bullet In a severe pandemic, hospitals and doctors’ offices may be overwhelmed.
bullet If you have a chronic disease, such as heart disease, high blood pressure, diabetes, asthma, or depression, you should continue taking medication as prescribed by your doctor.
bullet Make sure you have necessary medical supplies such as glucose and blood-pressure monitoring equipment.
bullet Talk to your healthcare provider to ensure adequate access to your medications.
bullet If you receive ongoing medical care such as dialysis, chemotherapy, or other therapies, talk with your health care provider about plans to continue care during a pandemic.

A “Family Emergency Health Information Sheet” is provided in this guide and at:

Pandemic Influenza – Prevention and Treatment

Stay Healthy

These steps may help prevent the spread of respiratory illnesses such as the flu:

bullet Cover your nose and mouth with a tissue when you cough or sneeze-throw the tissue away immediately after you use it.
bullet Wash your hands often with soap and water, especially after you cough or sneeze. If you are not near water, use an alcohol-based (60-95%) hand cleaner.
bullet Avoid close contact with people who are sick. When you are sick, keep your distance from others to protect them from getting sick too.
bullet If you get the flu, stay home from work, school, and social gatherings. In this way you will help prevent others from catching your illness.
bullet Try not to touch your eyes, nose, or mouth. Germs often spread this way.


Vaccines are used to protect people from contracting a virus once a particular threat is identified. After an individual has been infected by a virus, a vaccine generally cannot help to combat it. Because viruses change over time, a specific pandemic influenza vaccine cannot be produced until a pandemic influenza virus emerges and is identified. Once a pandemic influenza virus has been identified, it will likely take 4-6 months to develop, test, and begin producing a vaccine.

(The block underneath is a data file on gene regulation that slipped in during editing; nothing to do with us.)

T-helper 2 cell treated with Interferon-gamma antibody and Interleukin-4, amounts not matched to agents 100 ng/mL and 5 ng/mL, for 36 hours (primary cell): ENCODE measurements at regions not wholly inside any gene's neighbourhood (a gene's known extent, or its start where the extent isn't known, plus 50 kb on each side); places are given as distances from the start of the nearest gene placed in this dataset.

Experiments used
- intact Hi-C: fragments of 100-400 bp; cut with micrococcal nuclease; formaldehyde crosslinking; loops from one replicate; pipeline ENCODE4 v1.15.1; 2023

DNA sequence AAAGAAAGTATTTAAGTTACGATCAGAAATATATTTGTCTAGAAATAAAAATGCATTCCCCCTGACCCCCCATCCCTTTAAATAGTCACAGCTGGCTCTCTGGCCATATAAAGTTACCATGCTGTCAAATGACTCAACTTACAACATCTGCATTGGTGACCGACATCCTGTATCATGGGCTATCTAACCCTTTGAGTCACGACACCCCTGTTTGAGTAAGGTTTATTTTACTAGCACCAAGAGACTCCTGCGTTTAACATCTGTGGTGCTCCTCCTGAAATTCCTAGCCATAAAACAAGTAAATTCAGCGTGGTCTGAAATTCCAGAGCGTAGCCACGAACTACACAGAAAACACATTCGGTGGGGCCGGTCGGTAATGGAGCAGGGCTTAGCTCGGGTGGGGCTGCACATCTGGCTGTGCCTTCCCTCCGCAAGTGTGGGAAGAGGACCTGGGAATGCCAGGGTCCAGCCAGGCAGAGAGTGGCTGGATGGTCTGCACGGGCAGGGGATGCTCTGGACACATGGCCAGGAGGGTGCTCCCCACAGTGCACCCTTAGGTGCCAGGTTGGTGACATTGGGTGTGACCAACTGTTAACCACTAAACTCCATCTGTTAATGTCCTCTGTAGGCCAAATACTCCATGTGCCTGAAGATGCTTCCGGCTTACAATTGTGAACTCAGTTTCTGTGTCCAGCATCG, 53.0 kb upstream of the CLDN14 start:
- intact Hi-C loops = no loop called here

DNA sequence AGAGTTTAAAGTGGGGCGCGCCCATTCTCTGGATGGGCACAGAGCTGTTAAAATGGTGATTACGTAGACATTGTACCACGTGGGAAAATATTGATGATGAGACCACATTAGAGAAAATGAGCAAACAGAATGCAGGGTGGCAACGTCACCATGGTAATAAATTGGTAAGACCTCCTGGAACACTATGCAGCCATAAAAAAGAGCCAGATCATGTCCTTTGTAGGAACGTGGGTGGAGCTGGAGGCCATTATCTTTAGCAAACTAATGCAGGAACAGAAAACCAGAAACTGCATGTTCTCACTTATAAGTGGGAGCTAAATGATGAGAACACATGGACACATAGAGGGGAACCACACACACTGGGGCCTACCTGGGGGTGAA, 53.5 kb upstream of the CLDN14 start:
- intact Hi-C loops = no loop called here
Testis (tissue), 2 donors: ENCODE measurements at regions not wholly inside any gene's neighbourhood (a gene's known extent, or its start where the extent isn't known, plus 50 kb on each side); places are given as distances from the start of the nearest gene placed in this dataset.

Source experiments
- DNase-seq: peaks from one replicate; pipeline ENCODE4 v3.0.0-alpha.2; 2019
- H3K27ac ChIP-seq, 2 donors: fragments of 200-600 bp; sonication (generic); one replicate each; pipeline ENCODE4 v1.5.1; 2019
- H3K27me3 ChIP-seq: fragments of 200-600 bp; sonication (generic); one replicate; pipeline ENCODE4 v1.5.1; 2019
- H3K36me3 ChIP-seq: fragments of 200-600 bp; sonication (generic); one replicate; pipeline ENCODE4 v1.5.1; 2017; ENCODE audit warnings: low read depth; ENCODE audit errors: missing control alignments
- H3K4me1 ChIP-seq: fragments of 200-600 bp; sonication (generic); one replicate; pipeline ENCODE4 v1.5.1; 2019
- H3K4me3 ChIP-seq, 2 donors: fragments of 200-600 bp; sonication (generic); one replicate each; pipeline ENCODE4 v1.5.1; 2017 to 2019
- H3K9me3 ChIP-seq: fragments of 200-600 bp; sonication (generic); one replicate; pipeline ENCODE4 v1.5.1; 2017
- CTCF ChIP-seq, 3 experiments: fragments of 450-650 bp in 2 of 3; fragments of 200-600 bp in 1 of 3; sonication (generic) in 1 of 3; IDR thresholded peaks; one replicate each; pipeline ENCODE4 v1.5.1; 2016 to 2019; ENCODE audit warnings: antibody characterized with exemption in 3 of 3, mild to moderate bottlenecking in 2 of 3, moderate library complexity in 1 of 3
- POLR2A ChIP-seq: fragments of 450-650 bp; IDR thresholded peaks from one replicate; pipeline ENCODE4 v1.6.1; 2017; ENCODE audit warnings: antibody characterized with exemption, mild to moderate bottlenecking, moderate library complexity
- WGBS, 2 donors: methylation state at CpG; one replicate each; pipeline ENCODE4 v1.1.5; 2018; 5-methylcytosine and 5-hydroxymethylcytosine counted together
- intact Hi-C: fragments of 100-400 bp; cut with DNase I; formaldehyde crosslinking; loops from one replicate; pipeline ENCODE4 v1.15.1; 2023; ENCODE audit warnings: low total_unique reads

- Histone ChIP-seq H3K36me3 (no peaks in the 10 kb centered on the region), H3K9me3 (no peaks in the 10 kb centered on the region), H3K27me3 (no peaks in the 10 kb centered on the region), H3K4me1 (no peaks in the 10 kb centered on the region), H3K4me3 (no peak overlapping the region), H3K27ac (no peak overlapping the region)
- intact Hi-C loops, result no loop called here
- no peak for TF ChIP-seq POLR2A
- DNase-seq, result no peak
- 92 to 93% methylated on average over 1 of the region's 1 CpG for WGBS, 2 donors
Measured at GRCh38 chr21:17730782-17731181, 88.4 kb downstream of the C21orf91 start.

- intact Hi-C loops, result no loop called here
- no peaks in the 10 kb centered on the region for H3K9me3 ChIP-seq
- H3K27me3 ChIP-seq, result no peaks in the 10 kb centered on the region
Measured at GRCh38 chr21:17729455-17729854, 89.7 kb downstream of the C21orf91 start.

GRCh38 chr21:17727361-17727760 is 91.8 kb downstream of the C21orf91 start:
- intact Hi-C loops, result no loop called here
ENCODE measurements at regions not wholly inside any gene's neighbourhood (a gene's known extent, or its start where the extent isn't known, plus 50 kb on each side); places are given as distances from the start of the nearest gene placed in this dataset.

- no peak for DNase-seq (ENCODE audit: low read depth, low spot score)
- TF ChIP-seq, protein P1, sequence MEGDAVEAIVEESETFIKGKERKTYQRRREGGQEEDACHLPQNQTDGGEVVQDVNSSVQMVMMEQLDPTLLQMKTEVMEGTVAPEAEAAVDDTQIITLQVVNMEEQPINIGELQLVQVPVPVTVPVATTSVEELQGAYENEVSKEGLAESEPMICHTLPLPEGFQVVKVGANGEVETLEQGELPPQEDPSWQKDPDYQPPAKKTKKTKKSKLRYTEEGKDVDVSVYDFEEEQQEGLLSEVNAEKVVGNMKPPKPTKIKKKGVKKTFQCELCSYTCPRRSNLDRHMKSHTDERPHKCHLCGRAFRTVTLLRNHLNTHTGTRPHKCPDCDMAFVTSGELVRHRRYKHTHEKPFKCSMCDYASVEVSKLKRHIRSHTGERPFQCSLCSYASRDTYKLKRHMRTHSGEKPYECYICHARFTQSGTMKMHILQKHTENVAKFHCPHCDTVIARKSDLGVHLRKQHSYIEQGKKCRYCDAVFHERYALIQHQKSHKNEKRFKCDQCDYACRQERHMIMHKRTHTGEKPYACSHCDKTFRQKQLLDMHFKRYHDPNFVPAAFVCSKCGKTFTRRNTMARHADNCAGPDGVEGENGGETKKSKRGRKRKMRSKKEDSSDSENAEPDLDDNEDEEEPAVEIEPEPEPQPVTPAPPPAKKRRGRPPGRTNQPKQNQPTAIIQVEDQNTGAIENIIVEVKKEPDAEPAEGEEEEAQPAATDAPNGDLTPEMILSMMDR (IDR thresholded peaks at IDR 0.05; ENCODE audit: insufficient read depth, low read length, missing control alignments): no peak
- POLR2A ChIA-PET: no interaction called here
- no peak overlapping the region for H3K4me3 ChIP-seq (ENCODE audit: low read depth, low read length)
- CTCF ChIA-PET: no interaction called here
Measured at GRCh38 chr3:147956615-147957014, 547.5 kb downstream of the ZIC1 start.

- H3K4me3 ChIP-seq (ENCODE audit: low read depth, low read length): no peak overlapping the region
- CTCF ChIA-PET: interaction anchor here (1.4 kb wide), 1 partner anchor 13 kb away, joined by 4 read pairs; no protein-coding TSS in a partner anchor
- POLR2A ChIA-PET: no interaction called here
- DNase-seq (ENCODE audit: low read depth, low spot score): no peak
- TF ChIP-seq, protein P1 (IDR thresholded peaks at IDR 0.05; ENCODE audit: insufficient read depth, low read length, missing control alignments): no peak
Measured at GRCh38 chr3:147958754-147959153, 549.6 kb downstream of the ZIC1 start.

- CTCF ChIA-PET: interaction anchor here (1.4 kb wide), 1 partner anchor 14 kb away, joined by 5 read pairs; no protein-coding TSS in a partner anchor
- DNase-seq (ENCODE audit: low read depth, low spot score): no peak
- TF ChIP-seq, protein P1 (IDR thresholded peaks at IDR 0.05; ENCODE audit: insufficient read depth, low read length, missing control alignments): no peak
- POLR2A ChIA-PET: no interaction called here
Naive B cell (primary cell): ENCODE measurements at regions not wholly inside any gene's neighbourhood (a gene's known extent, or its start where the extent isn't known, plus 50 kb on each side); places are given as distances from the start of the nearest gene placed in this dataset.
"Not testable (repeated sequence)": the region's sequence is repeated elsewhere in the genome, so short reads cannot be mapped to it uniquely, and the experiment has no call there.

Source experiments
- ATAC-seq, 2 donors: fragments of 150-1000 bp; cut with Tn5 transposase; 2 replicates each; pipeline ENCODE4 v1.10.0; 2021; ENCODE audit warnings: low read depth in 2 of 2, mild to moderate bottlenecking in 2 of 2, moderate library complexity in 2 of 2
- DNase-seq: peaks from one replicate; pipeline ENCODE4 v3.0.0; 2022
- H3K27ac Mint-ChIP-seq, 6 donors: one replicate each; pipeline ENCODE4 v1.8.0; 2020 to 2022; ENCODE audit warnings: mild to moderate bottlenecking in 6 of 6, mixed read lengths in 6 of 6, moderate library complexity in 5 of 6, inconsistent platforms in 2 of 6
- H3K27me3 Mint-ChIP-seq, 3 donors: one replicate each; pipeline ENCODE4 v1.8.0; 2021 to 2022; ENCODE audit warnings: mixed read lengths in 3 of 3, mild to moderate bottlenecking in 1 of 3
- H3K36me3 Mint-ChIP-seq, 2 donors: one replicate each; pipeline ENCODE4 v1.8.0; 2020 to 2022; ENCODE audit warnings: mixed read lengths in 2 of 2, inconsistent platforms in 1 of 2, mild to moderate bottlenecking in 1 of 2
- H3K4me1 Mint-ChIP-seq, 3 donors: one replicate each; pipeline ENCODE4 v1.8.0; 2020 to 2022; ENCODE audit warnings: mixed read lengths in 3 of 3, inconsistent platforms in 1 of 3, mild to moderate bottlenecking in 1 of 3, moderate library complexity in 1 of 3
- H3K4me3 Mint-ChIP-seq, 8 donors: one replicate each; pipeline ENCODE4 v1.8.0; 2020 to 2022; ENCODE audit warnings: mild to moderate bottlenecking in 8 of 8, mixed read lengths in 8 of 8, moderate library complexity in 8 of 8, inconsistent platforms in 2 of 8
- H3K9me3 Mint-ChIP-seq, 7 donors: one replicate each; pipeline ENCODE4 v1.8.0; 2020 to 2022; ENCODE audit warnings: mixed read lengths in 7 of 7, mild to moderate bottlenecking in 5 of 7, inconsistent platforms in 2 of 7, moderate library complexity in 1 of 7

While there is currently no human pandemic influenza in the world, the federal government is facilitating production of vaccines for several existing avian influenza viruses. These vaccines may provide some protection should one of these viruses change and cause an influenza pandemic. The supply of pandemic vaccine will be limited, particularly in the early stages of a pandemic. Efforts are being made to increase vaccine-manufacturing capacity in the United States so that supplies of vaccines would be more readily available. In addition, research is underway to develop new ways to produce vaccines more quickly.


A number of antiviral drugs are approved by the U.S. Food and Drug Administration to treat and prevent seasonal influenza. Some of these antiviral medications may be effective in treating pandemic influenza. These drugs may help prevent infection in people at risk and shorten the duration of symptoms in those infected with pandemic influenza. However, it is unlikely that antiviral medications alone would effectively contain the spread of pandemic influenza. The federal government is stockpiling antiviral medications that would most likely be used in the early stages of an influenza pandemic and working to develop new antiviral medications. These drugs are available by prescription only.

Stay Informed

bullet Knowing the facts is the best preparation. Identify sources you can count on for reliable information. If a pandemic occurs, having accurate and reliable information will be critical.
bullet Reliable, accurate, and timely information is available at
bullet Another source for information on pandemic influenza is the Centers for Disease Control and Prevention (CDC) Hotline at: 1-800-CDC-INFO (1-800-232-4636). This line is available in English and Spanish, 24 hours a day, 7 days a week.